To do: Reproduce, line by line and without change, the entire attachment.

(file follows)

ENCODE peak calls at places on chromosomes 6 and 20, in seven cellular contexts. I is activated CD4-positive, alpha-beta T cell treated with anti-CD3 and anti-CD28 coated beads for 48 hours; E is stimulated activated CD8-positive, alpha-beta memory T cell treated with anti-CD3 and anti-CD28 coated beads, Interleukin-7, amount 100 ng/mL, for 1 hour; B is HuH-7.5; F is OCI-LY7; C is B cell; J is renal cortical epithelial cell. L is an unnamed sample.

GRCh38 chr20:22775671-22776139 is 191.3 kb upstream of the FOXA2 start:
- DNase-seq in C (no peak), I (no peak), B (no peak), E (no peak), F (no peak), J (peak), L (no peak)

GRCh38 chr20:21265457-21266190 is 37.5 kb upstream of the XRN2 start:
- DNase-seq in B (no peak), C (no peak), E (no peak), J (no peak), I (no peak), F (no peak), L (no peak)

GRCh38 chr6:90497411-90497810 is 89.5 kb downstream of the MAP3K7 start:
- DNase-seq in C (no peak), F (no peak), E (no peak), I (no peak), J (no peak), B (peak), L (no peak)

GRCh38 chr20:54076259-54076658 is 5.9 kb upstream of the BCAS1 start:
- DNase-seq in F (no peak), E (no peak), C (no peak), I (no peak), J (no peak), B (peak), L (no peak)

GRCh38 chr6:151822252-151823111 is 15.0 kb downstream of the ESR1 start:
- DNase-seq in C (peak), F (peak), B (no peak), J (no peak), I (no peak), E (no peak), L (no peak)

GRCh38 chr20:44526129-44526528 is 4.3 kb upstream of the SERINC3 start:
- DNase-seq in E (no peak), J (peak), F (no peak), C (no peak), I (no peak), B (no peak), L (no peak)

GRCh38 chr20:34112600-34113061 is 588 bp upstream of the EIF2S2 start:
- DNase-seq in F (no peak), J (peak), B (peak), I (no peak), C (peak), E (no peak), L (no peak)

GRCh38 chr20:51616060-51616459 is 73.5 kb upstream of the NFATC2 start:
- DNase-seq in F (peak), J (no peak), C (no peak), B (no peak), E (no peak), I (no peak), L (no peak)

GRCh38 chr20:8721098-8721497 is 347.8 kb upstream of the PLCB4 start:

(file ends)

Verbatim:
ENCODE peak calls at places on chromosomes 6 and 20, in seven cellular contexts. I is activated CD4-positive, alpha-beta T cell treated with anti-CD3 and anti-CD28 coated beads for 48 hours; E is stimulated activated CD8-positive, alpha-beta memory T cell treated with anti-CD3 and anti-CD28 coated beads, Interleukin-7, amount 100 ng/mL, for 1 hour; B is HuH-7.5; F is OCI-LY7; C is B cell; J is renal cortical epithelial cell. L is an unnamed sample.

GRCh38 chr20:22775671-22776139 is 191.3 kb upstream of the FOXA2 start:
- DNase-seq in C (no peak), I (no peak), B (no peak), E (no peak), F (no peak), J (peak), L (no peak)

GRCh38 chr20:21265457-21266190 is 37.5 kb upstream of the XRN2 start:
- DNase-seq in B (no peak), C (no peak), E (no peak), J (no peak), I (no peak), F (no peak), L (no peak)

GRCh38 chr6:90497411-90497810 is 89.5 kb downstream of the MAP3K7 start:
- DNase-seq in C (no peak), F (no peak), E (no peak), I (no peak), J (no peak), B (peak), L (no peak)

GRCh38 chr20:54076259-54076658 is 5.9 kb upstream of the BCAS1 start:
- DNase-seq in F (no peak), E (no peak), C (no peak), I (no peak), J (no peak), B (peak), L (no peak)

GRCh38 chr6:151822252-151823111 is 15.0 kb downstream of the ESR1 start:
- DNase-seq in C (peak), F (peak), B (no peak), J (no peak), I (no peak), E (no peak), L (no peak)

GRCh38 chr20:44526129-44526528 is 4.3 kb upstream of the SERINC3 start:
- DNase-seq in E (no peak), J (peak), F (no peak), C (no peak), I (no peak), B (no peak), L (no peak)

GRCh38 chr20:34112600-34113061 is 588 bp upstream of the EIF2S2 start:
- DNase-seq in F (no peak), J (peak), B (peak), I (no peak), C (peak), E (no peak), L (no peak)

GRCh38 chr20:51616060-51616459 is 73.5 kb upstream of the NFATC2 start:
- DNase-seq in F (peak), J (no peak), C (no peak), B (no peak), E (no peak), I (no peak), L (no peak)

GRCh38 chr20:8721098-8721497 is 347.8 kb upstream of the PLCB4 start: